Resources for Teachers and Students
, week of
Apr 03, 2017
1. Play Ball!
Major League Baseball’s 2017 season begins this week, and fans all over the country are hoping their favorite team wins the championship. The regular season lasts 162 games, so a lot of baseball will be played before fans know which teams will make the playoffs and World Series. There are a total of 30 teams in the American and National Leagues. Following baseball is a great way to build reading and math skills. Stories about games are full of action, and for every game a “box score” of statistics summarizes how individual players performed. As a class, use the newspaper or Internet to find and read an account of a Major League game this week. Then study the box score, and discuss what the different statistics mean. Use what you read to create three math problems based on the statistics in the box score. Exchange problems with classmates. Be sure to do your problems before exchanging, so you know the right answers!
Common Core State Standards: Conducting short research projects that build knowledge about a topic; representing and solving problems involving addition, subtraction, multiplication and division.
2. Talk About the Environment
In his first months in office, President Trump has demonstrated he wants to change the way the nation’s government operates. One thing he wants to change is the way the government deals with the environment. The president feels there are too many rules governing the environment and would like to eliminate or loosen many of them. He also would like to reduce the size and power of the nation’s Environmental Protection Agency. Protecting the environment is an area that spotlights the debate over how much government control is necessary — and how much is too much. As a class, discuss what rules you think are needed to protect the environment. Then discuss rules that you think might create problems for businesses or individuals. Finish by writing a letter to the editor, giving your opinion on a rule you think is needed, or a rule you think goes too far. Common Core State Standards: Writing opinion pieces on topics or texts, supporting a point of view with reasons and information; engaging effectively in a range of collaborative discussions;
3. Know the Nation
The United States has more kinds of different places than most nations of the world. The city of San Francisco is very different from the city of Detroit, for example, and both are different from the cities of Miami or Dallas. Divide into teams and study photos in the newspaper or online that show different cities in the United States. Read or skim the stories or captions that go with the photos. On a sheet of paper, list three cities you found. Write a short description of each, based on what you read in the newspaper or online. Finish by finding the cities on a map of the United States. Repeat this activity every day for a week and mark the cities on your map. How many cities did you learn about in a week? Which would you like to visit?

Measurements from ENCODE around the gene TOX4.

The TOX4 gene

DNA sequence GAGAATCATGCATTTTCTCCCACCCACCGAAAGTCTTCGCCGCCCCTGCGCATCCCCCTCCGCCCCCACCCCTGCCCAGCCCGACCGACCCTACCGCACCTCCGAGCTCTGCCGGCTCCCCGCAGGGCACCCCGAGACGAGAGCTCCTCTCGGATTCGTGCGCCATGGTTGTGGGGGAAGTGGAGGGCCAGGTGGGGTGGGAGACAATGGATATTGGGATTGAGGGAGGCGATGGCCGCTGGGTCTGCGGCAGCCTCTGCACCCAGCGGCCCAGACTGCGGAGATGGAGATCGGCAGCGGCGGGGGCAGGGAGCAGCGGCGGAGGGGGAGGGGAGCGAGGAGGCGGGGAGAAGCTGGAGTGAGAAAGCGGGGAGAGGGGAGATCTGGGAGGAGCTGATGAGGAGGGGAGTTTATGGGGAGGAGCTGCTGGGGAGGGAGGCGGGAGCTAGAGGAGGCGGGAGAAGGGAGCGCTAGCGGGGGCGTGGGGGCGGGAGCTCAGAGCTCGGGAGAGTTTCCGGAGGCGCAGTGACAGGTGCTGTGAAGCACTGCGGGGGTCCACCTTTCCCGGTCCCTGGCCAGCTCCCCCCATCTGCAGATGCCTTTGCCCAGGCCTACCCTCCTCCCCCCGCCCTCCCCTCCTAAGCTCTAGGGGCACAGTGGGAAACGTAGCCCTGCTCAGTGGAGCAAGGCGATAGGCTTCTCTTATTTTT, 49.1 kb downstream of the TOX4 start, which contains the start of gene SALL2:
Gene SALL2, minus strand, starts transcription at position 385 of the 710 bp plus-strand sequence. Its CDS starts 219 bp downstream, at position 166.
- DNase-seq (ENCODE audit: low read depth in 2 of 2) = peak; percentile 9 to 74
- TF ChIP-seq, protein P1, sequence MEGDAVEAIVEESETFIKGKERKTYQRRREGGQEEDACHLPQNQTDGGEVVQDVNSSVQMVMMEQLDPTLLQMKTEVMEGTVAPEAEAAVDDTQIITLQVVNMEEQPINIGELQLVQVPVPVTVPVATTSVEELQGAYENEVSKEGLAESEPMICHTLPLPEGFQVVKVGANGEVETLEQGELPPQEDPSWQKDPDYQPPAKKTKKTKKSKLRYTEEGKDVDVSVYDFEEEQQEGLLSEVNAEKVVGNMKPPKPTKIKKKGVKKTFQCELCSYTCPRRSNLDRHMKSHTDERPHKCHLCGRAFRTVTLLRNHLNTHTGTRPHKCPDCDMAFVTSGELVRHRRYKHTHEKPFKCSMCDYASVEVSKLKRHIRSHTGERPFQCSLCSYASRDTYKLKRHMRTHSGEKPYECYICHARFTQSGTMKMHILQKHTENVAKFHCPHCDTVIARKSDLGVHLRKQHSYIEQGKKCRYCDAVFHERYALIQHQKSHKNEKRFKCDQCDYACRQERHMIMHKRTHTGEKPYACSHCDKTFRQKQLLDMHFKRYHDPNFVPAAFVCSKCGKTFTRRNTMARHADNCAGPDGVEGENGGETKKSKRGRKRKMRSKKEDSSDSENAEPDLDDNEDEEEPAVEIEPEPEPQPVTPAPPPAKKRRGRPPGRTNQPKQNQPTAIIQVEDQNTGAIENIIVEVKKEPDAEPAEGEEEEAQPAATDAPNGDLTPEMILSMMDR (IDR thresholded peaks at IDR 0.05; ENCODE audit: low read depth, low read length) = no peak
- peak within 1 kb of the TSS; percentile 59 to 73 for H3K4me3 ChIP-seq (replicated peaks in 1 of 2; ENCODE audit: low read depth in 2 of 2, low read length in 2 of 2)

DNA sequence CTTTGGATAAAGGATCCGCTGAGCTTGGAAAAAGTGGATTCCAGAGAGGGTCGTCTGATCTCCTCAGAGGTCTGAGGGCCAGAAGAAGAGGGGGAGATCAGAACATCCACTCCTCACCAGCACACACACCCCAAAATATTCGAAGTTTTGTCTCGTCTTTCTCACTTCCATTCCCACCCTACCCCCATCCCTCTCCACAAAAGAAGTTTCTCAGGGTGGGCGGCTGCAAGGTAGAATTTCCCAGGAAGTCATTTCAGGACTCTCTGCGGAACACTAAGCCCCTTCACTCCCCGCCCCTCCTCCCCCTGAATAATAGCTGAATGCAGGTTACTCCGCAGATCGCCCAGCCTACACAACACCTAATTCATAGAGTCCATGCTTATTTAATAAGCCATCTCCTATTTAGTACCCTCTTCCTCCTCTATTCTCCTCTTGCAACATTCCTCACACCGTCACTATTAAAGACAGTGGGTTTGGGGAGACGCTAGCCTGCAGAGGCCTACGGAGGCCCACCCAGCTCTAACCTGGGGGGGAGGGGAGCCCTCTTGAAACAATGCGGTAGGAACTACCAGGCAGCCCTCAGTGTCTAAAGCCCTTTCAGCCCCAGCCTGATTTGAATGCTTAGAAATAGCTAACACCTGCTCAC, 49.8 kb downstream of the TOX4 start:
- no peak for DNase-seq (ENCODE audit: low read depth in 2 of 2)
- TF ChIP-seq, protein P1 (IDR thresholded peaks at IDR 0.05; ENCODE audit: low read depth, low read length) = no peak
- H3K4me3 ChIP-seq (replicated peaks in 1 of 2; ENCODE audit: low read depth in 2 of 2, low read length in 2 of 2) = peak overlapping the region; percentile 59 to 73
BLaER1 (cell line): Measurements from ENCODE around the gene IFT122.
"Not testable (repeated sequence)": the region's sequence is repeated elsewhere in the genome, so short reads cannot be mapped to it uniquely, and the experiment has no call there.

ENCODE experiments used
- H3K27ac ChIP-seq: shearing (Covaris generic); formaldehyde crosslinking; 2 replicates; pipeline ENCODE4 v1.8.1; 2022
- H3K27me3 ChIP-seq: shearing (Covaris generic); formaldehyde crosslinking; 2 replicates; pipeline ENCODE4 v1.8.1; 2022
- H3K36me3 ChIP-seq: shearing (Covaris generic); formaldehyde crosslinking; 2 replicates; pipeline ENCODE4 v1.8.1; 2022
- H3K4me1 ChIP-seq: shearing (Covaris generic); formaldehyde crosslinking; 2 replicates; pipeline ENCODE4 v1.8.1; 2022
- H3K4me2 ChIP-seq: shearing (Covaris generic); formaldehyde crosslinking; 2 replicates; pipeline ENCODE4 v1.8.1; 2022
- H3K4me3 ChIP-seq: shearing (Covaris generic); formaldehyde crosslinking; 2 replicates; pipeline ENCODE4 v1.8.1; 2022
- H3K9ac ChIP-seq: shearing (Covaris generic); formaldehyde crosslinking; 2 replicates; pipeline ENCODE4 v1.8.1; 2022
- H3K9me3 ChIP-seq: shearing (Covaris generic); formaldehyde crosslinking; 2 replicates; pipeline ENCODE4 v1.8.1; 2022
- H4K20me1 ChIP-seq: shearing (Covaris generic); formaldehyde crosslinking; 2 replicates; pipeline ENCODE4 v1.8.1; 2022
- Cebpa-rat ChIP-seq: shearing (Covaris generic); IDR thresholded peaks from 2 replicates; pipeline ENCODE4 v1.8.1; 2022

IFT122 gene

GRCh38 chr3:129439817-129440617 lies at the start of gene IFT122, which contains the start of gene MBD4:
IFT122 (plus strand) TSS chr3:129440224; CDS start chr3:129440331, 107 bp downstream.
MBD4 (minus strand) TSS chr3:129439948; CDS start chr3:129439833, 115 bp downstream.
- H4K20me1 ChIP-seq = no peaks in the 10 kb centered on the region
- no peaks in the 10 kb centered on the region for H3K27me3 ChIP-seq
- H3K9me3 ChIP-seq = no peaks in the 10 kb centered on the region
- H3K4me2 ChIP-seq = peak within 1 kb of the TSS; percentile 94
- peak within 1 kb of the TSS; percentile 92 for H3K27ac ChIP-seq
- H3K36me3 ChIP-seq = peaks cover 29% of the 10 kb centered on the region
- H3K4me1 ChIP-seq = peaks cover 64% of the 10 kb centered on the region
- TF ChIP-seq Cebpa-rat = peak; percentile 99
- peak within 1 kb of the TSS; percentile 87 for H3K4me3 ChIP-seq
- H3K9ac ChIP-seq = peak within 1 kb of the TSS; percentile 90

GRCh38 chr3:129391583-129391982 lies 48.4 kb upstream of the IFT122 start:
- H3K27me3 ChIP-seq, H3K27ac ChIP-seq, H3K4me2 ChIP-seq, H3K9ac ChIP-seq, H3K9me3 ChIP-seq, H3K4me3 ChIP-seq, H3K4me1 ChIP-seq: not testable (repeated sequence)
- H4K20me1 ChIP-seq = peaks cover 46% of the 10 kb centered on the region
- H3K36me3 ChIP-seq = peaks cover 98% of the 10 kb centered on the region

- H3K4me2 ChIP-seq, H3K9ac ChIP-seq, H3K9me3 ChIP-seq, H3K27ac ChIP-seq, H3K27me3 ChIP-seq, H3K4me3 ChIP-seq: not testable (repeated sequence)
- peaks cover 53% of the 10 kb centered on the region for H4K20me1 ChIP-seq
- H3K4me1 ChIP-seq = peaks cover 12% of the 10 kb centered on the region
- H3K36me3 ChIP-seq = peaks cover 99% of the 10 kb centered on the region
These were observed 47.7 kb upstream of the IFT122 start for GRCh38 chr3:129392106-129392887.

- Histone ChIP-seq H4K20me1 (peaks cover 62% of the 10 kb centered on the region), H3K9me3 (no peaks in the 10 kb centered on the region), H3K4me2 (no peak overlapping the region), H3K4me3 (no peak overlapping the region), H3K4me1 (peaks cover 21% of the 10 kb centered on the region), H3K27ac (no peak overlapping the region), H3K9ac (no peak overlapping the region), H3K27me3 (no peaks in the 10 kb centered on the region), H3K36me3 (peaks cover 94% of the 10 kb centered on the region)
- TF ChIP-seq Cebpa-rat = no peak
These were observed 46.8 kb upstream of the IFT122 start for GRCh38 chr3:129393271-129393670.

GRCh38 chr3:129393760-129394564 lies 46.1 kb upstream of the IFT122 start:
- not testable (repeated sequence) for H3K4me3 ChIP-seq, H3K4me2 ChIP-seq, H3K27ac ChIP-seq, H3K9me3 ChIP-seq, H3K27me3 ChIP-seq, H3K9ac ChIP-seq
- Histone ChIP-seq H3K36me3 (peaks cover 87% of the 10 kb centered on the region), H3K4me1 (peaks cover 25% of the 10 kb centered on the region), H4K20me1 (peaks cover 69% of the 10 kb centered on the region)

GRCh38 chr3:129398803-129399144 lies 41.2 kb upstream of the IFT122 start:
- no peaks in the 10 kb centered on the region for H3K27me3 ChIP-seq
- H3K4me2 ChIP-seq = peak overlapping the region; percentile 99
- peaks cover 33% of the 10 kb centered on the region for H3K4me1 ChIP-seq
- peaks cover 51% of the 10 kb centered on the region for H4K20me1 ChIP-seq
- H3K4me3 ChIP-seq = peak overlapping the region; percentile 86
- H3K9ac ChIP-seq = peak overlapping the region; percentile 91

Common Core State Standards: Conducting short research projects that build knowledge about a topic; engaging effectively in a range of collaborative discussions; organizing data using concrete objects, pictures, tallies, tables, charts, diagrams and graphs.
4. U-Shaped Building
In New York City, the companies that build skyscraper buildings are always trying to outdo each other. Now one has taken the competition in a new direction. A building nicknamed “The Big Bend” would soar to great heights, and then curve back down. It would be one of the most unusual buildings in New York and would require an elevator system that can travel in curves, horizontally and even in loops. Called the “longest building in the world,” the Big Bend would be located on a stretch of 57th Street called Billionaire’s Row. Its design is an attempt to work around New York’s zoning rules for tall buildings and to create a place where people who are very wealthy would want to work or live. The slender, glass-lined tower would be 4,000 feet long and just under 2,000 feet tall. Every community has special, beautiful or unusual buildings. In the newspaper or online, find and study a photo of a special building in your community or state. Think like an art critic and write a “review” of how the building looks, what it adds to the community and how you think it makes people feel.
Common Core State Standards: Writing opinion pieces on topics or texts, supporting a point of view with reasons and information; citing specific textual evidence when writing or speaking to support conclusions.
5. ‘Alphabet Monster’
Reading the newspaper or Internet is a great way to build word and reading skills. It’s also a great way to practice creativity. On the front page of today’s print newspaper, find each letter of the alphabet and circle the letters with a crayon or marker. When you have finished, connect the letters with a crayon to create an “Alphabet Monster.” Which part will be your monster’s “head”? Which will be its feet? What will be your monster’s name? Write the beginning of a creative story featuring your monster.
Common Core State Standards: Using drawings or visual displays when appropriate to enhance the development of main ideas or points; writing narratives to develop real or imagined experiences or events.
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